Further evidence that the United States is planning a major escalation of military activity in the South China Sea, which could provoke a direct confrontation with Beijing, has emerged in an article published in the New York Times.
Confirming a report published by the Financial Times last week, which said that the US intended to breach the 12-mile nautical limit around islands and reclaimed facilities which China claims as its territory, the article said the US had been briefing its allies in Asia on its plans. The report coincided with this week’s AUSMIN discussions in Boston between the foreign and defence ministers of the US and Australia.
According to the New York Times, which regularly functions as a conduit for US policy decisions, officials had told it that so-called “freedom of navigation” patrols by the US navy “would come within 12 nautical miles of at least one of the islands” and are “intended to challenge China’s efforts to claim large parts of the strategic waterway by enlarging rocks and submerged reefs into islands big enough for military airstrips, radar equipment and lodging for soldiers.”
It said the senior adviser on China at the National Security Council, Daniel Kritenbrink, had told a meeting of US analysts of the region at a meeting in Washington that “the White House had decided to proceed with the patrols.”
The apparent decision by the White House to go ahead follows a steady drum beat from sections of the military establishment, extending back over several months, that failure by the US to directly challenge China would mean de facto acceptance of its island reclamation program and associated territorial claims.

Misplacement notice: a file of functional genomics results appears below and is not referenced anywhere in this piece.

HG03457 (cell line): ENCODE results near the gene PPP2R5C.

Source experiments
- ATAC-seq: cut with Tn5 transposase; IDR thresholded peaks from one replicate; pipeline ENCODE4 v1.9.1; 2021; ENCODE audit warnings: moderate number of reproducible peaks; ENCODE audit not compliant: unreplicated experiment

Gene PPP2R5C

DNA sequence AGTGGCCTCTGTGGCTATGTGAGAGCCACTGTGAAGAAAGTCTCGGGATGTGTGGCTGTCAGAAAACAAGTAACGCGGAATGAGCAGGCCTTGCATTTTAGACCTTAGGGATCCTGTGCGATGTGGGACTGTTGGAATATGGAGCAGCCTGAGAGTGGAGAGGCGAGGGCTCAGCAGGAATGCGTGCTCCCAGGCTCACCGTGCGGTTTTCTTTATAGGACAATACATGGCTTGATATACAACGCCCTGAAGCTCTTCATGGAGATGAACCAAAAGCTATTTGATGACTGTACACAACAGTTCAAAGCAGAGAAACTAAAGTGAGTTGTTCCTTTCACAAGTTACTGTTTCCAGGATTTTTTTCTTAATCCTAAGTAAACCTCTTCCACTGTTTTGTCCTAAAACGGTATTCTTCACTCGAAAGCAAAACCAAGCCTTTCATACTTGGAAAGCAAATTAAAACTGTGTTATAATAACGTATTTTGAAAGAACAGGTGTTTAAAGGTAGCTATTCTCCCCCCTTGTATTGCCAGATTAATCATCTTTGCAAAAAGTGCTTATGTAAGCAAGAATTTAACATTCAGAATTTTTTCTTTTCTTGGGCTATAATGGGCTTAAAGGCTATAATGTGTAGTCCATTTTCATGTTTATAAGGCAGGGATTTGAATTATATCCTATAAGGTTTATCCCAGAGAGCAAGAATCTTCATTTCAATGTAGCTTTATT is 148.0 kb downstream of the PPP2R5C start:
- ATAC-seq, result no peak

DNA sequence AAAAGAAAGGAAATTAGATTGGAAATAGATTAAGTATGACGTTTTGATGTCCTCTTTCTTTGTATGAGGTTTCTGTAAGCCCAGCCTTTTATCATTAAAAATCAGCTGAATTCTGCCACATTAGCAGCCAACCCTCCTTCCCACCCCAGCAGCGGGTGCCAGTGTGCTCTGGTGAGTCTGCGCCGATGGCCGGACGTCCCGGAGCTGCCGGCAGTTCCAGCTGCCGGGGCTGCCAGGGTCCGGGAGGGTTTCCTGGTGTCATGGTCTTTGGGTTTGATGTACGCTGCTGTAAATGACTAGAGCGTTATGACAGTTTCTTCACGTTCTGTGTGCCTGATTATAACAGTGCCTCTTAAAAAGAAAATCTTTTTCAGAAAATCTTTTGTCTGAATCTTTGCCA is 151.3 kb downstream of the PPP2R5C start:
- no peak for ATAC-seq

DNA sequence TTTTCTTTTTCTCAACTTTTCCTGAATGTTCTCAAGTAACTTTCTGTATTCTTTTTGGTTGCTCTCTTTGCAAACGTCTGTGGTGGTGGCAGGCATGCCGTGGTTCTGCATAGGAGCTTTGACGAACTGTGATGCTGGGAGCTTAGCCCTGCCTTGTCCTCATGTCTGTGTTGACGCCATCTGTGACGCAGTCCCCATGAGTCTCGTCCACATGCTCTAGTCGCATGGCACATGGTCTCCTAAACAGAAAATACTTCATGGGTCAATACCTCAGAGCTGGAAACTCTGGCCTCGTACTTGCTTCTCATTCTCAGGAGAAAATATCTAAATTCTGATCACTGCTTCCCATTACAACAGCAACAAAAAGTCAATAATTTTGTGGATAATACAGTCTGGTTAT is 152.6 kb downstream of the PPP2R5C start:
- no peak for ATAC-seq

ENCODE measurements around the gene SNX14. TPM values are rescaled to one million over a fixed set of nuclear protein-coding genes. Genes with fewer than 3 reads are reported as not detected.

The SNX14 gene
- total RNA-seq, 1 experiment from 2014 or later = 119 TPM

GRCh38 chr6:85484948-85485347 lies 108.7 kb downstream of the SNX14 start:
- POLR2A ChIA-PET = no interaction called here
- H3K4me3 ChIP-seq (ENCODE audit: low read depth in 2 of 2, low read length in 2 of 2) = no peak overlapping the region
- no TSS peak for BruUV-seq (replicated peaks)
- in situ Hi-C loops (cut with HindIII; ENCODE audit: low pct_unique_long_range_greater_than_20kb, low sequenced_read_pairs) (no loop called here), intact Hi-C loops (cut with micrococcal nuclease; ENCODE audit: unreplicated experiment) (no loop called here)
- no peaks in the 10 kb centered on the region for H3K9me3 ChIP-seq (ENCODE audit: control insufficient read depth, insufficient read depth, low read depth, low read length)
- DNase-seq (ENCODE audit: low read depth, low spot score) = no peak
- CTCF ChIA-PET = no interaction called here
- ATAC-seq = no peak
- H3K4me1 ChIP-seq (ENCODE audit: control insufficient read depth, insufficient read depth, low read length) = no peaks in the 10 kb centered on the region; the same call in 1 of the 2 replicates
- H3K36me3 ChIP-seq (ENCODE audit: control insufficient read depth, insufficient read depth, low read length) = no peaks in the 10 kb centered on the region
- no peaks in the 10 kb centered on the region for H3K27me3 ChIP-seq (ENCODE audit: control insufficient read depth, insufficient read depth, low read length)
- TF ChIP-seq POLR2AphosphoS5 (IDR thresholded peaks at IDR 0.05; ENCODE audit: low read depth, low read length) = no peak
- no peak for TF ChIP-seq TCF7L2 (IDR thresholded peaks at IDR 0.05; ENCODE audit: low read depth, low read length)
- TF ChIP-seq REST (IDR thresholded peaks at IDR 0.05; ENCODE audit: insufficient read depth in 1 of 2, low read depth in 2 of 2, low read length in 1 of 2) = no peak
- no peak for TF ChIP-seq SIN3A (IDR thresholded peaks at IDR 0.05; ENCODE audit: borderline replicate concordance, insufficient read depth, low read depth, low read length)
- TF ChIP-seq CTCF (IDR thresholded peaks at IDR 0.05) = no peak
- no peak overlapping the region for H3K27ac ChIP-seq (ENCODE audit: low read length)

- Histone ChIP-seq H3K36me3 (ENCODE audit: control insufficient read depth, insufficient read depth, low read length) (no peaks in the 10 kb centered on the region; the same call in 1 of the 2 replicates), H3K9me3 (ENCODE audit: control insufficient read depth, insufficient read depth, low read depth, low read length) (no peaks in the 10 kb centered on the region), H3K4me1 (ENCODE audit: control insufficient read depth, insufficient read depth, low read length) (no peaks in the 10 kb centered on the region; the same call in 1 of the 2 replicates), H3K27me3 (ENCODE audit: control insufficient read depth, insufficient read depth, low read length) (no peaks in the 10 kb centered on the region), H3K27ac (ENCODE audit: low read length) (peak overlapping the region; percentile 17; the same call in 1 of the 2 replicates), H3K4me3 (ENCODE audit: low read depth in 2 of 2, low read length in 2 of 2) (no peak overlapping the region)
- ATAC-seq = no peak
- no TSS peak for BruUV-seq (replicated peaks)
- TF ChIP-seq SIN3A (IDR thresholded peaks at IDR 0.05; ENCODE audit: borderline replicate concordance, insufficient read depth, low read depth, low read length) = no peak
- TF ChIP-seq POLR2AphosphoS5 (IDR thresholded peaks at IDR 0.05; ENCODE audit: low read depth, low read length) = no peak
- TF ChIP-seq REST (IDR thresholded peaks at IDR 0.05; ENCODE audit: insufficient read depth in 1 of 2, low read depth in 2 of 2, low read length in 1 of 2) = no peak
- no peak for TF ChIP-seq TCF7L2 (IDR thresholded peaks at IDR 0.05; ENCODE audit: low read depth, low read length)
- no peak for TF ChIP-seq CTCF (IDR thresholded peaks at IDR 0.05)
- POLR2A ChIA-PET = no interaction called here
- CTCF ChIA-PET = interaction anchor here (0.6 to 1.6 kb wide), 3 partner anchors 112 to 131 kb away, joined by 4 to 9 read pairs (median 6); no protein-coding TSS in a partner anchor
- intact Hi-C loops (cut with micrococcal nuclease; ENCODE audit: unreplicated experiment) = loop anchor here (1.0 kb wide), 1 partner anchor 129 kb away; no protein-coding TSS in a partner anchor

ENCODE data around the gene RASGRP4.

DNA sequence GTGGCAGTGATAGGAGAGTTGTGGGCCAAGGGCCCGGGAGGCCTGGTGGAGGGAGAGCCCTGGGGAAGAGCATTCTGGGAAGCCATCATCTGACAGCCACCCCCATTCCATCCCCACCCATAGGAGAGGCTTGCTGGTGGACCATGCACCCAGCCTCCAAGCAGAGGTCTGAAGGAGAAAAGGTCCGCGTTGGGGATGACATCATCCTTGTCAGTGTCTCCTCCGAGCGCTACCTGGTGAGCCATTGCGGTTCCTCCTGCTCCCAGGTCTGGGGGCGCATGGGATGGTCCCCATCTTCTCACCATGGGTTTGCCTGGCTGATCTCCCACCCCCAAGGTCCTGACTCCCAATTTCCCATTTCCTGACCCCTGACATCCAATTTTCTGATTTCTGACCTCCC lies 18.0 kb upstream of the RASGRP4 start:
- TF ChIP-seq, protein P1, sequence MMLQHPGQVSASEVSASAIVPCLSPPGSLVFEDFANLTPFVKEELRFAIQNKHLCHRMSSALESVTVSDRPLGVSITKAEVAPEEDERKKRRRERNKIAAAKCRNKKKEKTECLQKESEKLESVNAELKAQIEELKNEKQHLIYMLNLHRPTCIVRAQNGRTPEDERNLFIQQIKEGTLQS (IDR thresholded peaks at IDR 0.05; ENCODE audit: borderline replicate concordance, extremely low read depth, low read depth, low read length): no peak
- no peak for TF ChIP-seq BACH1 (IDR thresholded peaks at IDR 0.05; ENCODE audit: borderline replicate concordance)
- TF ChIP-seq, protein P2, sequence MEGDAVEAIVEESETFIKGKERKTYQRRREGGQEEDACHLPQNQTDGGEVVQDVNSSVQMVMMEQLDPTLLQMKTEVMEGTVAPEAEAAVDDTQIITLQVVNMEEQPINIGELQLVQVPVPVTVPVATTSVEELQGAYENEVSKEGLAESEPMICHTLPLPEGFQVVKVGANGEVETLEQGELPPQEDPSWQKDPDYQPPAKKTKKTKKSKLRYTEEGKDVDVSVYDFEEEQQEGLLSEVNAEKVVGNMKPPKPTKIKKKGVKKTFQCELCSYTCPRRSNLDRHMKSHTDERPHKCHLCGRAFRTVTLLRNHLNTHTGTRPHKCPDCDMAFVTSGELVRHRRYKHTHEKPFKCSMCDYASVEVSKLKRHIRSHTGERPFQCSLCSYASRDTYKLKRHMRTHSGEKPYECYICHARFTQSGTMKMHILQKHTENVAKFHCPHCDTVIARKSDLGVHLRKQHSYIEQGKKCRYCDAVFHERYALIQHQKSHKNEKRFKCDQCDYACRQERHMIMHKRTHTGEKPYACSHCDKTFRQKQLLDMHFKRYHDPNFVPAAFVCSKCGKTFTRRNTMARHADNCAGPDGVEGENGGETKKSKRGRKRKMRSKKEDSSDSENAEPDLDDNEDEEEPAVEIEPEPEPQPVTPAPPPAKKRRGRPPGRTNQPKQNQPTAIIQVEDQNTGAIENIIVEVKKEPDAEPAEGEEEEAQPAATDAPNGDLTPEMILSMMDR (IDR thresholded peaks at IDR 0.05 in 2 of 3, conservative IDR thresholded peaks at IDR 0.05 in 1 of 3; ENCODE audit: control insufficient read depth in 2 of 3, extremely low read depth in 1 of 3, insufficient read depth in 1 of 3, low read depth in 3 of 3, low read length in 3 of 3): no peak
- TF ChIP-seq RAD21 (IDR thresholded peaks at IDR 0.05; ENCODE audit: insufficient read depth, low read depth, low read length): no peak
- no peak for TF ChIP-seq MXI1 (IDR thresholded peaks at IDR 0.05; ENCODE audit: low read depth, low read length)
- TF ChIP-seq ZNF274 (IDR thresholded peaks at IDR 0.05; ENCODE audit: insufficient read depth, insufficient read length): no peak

Earlier this month, the US Pacific Fleet commander, Admiral Scott Swift, delivered an aggressive speech at a conference in Sydney in which he denounced “some nations”—meaning China—that continued to impose “restrictions on freedom of the seas in their exclusive economic zones.”
The “freedom of the seas” mantra, under which the US operation is being conducted, is completely bogus. What the US is asserting is its unfettered right to conduct military operations directed against China and within its vital waterways, as part of its “pivot to Asia.”
The plan has been under discussion in the Obama administration for several months but had not been given final approval by the White House until after last month’s visit by Chinese president Xi Jinping to Washington. Unable to secure any back down from Xi during the discussions, it appears that the White House has decided to give the go ahead.
The New York Times report said officials in the Philippines, one of the countries in the region encouraged by the US to stoke up its claims against China over disputed islands, had been told of the planned patrols and the chairman of the national defence and security committee, Senator Antonio Trillanes, welcomed the decision.
The response from Beijing indicates that should the US go ahead a direct military conflict could result.